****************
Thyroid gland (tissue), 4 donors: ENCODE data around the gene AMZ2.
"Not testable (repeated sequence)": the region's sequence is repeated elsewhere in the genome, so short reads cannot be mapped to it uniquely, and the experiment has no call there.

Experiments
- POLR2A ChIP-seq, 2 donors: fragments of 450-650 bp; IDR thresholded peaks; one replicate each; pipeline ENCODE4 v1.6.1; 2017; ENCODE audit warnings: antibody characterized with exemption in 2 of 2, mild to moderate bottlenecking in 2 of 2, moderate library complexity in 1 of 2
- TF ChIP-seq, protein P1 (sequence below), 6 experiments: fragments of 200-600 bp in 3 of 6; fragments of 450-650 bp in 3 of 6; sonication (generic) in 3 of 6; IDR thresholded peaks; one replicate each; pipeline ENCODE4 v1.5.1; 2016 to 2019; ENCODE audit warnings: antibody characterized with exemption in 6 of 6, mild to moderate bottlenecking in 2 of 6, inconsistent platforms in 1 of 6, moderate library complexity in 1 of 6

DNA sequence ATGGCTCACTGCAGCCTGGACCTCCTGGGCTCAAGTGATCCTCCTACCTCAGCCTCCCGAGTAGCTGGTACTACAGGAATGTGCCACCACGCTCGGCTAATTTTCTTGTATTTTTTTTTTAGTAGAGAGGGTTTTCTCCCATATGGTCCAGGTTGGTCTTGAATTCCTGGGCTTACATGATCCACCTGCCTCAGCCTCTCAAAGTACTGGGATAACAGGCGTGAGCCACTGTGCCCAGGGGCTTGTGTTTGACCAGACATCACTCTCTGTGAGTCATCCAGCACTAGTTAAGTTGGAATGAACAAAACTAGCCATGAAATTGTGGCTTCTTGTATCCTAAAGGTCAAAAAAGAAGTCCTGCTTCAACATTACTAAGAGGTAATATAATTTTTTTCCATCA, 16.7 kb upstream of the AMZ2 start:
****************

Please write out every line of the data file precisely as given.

Thyroid gland (tissue), 4 donors: ENCODE data around the gene AMZ2.
"Not testable (repeated sequence)": the region's sequence is repeated elsewhere in the genome, so short reads cannot be mapped to it uniquely, and the experiment has no call there.

Experiments
- POLR2A ChIP-seq, 2 donors: fragments of 450-650 bp; IDR thresholded peaks; one replicate each; pipeline ENCODE4 v1.6.1; 2017; ENCODE audit warnings: antibody characterized with exemption in 2 of 2, mild to moderate bottlenecking in 2 of 2, moderate library complexity in 1 of 2
- TF ChIP-seq, protein P1 (sequence below), 6 experiments: fragments of 200-600 bp in 3 of 6; fragments of 450-650 bp in 3 of 6; sonication (generic) in 3 of 6; IDR thresholded peaks; one replicate each; pipeline ENCODE4 v1.5.1; 2016 to 2019; ENCODE audit warnings: antibody characterized with exemption in 6 of 6, mild to moderate bottlenecking in 2 of 6, inconsistent platforms in 1 of 6, moderate library complexity in 1 of 6

DNA sequence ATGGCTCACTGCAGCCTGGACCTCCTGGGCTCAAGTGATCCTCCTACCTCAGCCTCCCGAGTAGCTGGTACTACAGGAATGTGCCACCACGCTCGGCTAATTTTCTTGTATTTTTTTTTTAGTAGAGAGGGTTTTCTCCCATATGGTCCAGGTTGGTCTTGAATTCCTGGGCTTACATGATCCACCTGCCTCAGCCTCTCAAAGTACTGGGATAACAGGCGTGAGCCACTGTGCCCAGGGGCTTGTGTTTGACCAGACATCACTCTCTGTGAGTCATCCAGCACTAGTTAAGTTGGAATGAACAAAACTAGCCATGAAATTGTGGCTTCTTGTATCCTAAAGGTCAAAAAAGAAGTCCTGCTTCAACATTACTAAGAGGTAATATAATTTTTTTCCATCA, 16.7 kb upstream of the AMZ2 start: